However, the police response is not the major problem. At band we caught a youth in the act of rifling through the glove compartment of one of our cars after he had forced the lock with a screwdriver. The police came and took him away within 10 minutes but it never came to court even though we caught him red handed with the tool he used to break in.
  13. Rapier

    Rapier Supporting Member

    While the response times are indeed appalling, it is not altogether the police's fault. Calls are prioritised at the call centres now and not necessarily passed to units on the streets. A 'civilian' ticks boxes on the call and then assigns a priority to the incident. In the good old days all calls were put over the radio and the police officers decided how urgent a call was, now even whether they respond on blues lights and sirens is decided by the control rooms and not those doing the driving. As for the prosecution, it is not down to the police anymore. The Crown Prosecution Service decide if they can be bothered with it and get a conviction, if they are too busy or might have to actually prosecute a case they don't bother! Any problems you get, complain in writing to the Chief Superintendent at the police station covering the area, especially where an operator hangs up on you! The police really are trying to help you, it's the government wanting policing to be run like a business, with targets to be met and value for money etc. and the senior officers now being 'managers' that is preventing old fashioned coppering.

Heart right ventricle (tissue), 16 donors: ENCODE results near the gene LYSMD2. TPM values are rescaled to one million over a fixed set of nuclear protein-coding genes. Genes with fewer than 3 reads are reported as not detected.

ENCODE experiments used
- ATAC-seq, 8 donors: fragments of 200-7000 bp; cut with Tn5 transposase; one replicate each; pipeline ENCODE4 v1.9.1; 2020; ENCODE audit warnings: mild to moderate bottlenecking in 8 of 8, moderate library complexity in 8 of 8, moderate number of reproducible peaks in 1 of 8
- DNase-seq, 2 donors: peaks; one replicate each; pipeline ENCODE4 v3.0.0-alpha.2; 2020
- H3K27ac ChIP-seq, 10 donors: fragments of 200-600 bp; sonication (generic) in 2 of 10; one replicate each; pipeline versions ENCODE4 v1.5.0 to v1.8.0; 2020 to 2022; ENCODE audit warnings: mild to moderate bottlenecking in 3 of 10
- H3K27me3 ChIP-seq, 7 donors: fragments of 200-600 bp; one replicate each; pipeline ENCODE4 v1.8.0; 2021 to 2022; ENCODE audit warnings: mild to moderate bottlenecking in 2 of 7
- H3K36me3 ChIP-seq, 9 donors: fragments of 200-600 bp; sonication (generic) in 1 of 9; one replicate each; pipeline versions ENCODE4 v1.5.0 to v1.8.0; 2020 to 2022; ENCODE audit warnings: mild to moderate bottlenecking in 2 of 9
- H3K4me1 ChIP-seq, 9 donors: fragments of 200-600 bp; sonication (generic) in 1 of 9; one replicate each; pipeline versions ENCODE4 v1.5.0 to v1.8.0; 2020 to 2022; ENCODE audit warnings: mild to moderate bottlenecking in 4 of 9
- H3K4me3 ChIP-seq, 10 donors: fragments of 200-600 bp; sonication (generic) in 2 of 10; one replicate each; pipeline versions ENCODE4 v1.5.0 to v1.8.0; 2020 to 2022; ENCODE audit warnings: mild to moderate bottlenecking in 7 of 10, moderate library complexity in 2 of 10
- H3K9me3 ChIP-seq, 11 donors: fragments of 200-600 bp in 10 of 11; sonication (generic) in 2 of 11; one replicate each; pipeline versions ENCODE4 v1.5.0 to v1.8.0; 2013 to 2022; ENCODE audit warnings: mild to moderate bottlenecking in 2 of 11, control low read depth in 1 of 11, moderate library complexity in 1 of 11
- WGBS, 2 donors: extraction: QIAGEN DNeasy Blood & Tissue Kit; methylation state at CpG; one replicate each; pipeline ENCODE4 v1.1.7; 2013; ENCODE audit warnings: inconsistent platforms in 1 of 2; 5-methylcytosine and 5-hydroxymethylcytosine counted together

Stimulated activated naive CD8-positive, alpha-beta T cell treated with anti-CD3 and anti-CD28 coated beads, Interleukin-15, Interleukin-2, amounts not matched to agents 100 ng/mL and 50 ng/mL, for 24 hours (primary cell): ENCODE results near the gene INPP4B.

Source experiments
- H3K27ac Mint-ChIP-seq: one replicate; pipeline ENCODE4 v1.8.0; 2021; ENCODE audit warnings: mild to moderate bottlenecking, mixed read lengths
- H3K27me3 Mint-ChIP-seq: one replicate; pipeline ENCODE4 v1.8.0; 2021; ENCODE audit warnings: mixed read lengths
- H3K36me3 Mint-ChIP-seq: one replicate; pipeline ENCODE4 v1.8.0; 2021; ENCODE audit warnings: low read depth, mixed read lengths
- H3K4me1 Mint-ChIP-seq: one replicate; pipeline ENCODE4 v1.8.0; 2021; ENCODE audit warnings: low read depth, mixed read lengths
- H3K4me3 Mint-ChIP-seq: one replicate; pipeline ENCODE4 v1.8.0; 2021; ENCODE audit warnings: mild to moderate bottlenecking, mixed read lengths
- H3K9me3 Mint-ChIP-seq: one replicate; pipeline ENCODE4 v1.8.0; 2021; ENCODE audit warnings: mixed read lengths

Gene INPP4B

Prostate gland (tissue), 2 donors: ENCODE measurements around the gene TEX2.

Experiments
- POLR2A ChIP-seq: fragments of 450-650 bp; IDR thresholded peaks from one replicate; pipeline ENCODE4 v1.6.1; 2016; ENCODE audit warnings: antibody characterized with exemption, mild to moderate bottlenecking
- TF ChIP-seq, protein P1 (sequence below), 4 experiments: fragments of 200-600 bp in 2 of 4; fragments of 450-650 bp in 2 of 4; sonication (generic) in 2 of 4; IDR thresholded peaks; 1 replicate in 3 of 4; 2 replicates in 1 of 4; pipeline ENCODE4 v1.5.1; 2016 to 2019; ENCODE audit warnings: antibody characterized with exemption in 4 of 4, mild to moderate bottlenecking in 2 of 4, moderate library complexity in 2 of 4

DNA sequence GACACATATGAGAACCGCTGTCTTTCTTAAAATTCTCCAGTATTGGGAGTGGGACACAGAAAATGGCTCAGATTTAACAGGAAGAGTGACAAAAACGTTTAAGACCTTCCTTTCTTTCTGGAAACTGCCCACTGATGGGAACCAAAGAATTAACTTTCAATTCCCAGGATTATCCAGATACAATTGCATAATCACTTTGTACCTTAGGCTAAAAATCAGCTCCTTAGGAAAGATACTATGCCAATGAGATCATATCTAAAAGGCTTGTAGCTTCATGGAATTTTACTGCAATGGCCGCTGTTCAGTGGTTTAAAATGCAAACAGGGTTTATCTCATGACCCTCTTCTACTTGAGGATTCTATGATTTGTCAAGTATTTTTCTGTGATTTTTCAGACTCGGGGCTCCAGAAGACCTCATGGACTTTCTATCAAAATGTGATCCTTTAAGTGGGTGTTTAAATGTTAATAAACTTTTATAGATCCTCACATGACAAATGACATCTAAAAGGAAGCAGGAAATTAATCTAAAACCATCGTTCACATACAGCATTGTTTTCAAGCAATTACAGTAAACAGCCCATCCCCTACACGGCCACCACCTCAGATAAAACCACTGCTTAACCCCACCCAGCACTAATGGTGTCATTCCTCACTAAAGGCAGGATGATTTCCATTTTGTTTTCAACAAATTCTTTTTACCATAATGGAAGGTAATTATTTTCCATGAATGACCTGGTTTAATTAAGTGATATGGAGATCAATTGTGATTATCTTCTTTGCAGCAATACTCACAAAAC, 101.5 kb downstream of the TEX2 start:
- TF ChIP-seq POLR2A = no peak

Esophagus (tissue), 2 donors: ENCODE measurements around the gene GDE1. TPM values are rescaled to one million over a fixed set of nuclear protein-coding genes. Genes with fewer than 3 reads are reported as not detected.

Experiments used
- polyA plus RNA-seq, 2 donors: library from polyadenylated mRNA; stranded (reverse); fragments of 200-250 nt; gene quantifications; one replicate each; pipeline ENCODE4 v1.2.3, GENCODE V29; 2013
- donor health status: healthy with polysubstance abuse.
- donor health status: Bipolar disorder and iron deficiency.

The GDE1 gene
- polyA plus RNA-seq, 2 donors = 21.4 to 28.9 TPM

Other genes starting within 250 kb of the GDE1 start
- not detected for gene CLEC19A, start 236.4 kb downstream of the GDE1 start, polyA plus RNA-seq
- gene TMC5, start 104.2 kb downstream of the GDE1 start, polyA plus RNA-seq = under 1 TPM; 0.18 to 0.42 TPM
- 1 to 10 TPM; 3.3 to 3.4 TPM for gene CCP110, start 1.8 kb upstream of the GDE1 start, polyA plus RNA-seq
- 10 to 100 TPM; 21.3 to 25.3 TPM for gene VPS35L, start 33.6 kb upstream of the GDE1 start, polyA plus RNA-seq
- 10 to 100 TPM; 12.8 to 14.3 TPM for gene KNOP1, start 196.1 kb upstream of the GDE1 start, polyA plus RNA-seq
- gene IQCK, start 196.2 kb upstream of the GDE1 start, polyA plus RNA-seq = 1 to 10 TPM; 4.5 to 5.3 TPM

14. gateway

    gateway New Member

    We've already spoken to an inspector after having made an official complaint. The problem is that our sons perception of the police is very low, ie they don't care about this type of incident. This is a feeling that is being echoed around his school which surely is not the way the police should be being talked about by the young generation.
  15. Rapier

    Rapier Supporting Member

    Nothing new there then. The young have never held the police much in regard.
  16. postie

    postie Member

    We had our little car broken into about 6 weeks ago - we came home after going to see Rocky Horror show to find the car parked further down the road. My wife went to look at it and discovered the car door had been forced open with a screwdriver and ignition area totally damaged. Due to immobiliser, the little so and so's could not drive off in it. However they managed to get into and drive off into a neighbours van which was parked on his driveway. Now to cut the long story short, the neighbour fortunately got his van back after doing some clever detective work and got the police involved to make an arrest. However I got a message on my mobile phone the other day left by the police saying they had not been able to catch the person involved!!! Its all a bit strange....